Carlo Rezzonico (Clement XIII) elected Pope

Pope Clement XIII (Venice, 7 March 1693 – 2 February 1769 in Rome), born Carlo della Torre di Rezzonico, was Pope from 16 July 1758 to 2 February 1769.

He was born to a recently ennobled family of Venice, received a Jesuit education in Bologna and became a Cardinal-Deacon of San Nicola in Carcere in 1737. Previously he had filled various important posts in the Curia and had been bishop of Padua since 1743; during his tenure as bishop of Padua he visited all the parishes in the diocese, the first bishop to do that for 50 years[1]. He became pope on 6 July, 1758. In the same year the Rezzonico family were celebrating Ludovico Rezzonico's marriage into the powerful Savorgnan family. The son of the man who bought the unfinished palace on the Grand Canal (now Ca' Rezzonico) and finished its construction, Carlo the pontiff was notorious for his rampant nepotism.
Notwithstanding the meekness and affability of his upright and moderate character, modest to a fault (he had the classical sculptures in the Vatican provided with mass-produced fig leaves) and generous with his extensive private fortune, Clement XIII's pontificate was disturbed by perpetual contentions respecting the pressures to suppress the Jesuits coming from the progressive Enlightenment circles of the philosophes in France. Clement XIII placed the Encyclopédie of D'Alembert and Diderot on the Index, but this index was not as effective as it used to be in the previous century. More unexpected resistance came in the less progressive courts of Spain, the Two Sicilies, and Portugal. In 1758 the reforming minister of Joseph I of Portugal (1750–77), the Marquis of Pombal, expelled the Jesuits from Portugal, and shipped them en masse to Civitavecchia, as a "gift for the Pope." In 1760, Pombal sent home the papal nuncio and recalled the Portuguese ambassador. The pamphlet titled the Brief Relation, which represented the Jesuits as having set up virtually an independent kingdom in South America under their own sovereignty, and of tyrannising the Native Americans, all in the interest of an insatiable ambition and avarice, whether or not it was completely true, was damaging to the Jesuit cause.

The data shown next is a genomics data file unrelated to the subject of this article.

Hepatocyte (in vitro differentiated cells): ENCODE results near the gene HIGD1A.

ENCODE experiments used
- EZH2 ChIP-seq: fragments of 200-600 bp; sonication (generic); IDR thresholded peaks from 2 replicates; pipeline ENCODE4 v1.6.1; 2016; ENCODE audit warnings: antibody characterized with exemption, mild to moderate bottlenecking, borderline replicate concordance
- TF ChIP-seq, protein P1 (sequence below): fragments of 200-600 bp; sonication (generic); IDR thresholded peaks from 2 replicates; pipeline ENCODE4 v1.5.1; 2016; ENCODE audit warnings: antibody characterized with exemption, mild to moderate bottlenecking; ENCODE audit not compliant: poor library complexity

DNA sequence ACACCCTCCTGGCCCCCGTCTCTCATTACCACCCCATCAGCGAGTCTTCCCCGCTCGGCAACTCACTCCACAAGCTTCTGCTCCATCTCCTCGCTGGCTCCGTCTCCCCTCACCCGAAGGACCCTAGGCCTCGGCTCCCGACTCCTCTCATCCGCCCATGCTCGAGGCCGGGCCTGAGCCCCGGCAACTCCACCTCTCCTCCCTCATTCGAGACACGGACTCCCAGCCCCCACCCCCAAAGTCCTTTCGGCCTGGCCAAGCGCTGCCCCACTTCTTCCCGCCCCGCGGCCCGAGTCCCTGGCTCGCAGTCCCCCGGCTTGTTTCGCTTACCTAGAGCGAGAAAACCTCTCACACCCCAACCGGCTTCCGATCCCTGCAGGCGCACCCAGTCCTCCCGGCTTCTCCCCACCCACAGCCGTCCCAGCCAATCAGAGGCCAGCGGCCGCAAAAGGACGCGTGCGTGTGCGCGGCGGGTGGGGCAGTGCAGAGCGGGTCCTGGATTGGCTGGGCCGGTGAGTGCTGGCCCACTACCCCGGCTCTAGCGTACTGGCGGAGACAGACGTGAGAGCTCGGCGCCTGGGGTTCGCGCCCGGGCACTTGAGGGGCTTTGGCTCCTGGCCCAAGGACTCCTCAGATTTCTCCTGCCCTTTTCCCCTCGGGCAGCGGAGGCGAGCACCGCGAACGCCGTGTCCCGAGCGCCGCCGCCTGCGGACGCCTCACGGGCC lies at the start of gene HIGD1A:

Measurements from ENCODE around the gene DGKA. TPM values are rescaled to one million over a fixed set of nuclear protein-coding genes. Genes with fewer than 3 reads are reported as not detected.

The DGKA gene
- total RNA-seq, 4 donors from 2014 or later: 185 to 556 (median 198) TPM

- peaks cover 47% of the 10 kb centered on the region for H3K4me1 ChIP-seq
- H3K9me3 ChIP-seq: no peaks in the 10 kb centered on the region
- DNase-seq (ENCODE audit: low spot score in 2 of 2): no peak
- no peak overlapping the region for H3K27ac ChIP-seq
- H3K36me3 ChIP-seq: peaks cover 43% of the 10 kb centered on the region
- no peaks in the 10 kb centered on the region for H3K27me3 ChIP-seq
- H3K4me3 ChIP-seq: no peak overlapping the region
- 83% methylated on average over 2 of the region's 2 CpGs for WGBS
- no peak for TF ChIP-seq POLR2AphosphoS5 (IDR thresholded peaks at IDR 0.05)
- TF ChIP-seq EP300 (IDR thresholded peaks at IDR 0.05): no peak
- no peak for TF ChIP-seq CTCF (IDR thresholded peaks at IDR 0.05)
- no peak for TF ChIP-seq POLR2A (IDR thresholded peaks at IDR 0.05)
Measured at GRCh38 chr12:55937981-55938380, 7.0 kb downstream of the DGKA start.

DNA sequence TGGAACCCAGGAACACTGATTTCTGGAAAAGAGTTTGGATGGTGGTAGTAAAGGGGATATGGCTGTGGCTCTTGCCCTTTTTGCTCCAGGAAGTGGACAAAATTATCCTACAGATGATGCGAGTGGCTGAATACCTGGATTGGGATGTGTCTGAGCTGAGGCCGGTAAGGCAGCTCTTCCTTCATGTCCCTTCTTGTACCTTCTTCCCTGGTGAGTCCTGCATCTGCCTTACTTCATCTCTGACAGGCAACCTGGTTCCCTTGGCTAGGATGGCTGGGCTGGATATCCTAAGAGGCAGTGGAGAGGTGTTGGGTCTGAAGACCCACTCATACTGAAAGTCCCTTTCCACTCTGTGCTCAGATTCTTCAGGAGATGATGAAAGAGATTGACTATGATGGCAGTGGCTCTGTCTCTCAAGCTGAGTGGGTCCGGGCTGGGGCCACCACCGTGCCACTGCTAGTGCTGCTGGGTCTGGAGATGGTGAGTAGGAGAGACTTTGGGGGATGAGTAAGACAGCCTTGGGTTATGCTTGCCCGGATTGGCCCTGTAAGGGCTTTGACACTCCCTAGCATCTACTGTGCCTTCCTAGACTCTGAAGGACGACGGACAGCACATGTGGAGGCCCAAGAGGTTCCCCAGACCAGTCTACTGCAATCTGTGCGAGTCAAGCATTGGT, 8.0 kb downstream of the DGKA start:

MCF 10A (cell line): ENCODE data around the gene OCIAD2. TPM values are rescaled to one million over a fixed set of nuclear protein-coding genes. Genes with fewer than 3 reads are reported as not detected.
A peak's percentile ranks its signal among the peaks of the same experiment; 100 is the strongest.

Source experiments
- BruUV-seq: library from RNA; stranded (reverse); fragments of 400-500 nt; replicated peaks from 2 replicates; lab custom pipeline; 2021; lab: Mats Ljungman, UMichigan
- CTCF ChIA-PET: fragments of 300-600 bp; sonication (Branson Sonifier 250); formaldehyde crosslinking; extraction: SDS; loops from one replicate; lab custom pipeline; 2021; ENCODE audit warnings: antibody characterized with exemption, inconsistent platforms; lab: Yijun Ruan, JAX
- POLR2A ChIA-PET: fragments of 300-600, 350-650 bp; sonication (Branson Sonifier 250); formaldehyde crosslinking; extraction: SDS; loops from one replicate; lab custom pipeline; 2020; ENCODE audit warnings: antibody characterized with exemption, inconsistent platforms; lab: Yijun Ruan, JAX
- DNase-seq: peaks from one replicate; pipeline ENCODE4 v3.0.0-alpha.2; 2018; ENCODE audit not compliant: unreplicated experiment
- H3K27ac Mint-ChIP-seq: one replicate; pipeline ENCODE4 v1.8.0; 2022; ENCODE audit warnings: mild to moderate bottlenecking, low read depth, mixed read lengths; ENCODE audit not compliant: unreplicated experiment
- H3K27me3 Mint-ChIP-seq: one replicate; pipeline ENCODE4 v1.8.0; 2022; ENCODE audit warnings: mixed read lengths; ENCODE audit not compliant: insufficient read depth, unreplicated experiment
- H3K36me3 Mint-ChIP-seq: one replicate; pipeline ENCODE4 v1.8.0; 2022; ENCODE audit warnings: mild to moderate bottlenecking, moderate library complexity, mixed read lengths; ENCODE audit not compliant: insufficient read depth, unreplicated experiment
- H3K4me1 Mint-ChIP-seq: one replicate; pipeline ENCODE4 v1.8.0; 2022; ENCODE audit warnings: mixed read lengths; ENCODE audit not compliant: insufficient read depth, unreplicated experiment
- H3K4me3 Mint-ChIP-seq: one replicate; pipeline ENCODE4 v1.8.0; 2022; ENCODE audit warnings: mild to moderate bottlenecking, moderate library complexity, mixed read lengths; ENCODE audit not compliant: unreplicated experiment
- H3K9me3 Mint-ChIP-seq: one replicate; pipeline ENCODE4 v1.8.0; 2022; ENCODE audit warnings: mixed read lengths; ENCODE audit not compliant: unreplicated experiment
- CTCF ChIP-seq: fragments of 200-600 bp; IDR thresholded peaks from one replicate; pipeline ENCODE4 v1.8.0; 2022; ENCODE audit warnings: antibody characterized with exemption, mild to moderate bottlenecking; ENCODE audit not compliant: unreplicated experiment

In France, the Parlement de Paris, with its strong upper bourgeois background and Jansenist sympathies, opened the pressure to expel the Jesuits from France in the spring of 1761, and the published excerpts from Jesuit writings, the Extrait des assertions, taken out of context perhaps, certainly provided anti-Jesuit ammunition. Though a congregation of bishops assembled at Paris in December 1761 recommended no action, Louis XV of France (1715–74) promulgated a royal order permitting the Society to remain in the kingdom, with the proviso that certain essentially liberalising changes in their institution satisfy the Parlement with a French Jesuit vicar-general who should be independent of the general in Rome. To the arrêt of 2 August 1762, by which the Parlement suppressed the Jesuits in France, imposing untenable conditions on any wishing to remain in the country, Clement XIII replied by a protest against the invasion of the Church's rights, and annulled the arrêts. Louis XV's ministers could not permit such an abrogation of French law, and the King finally expelled the Jesuits in November 1764.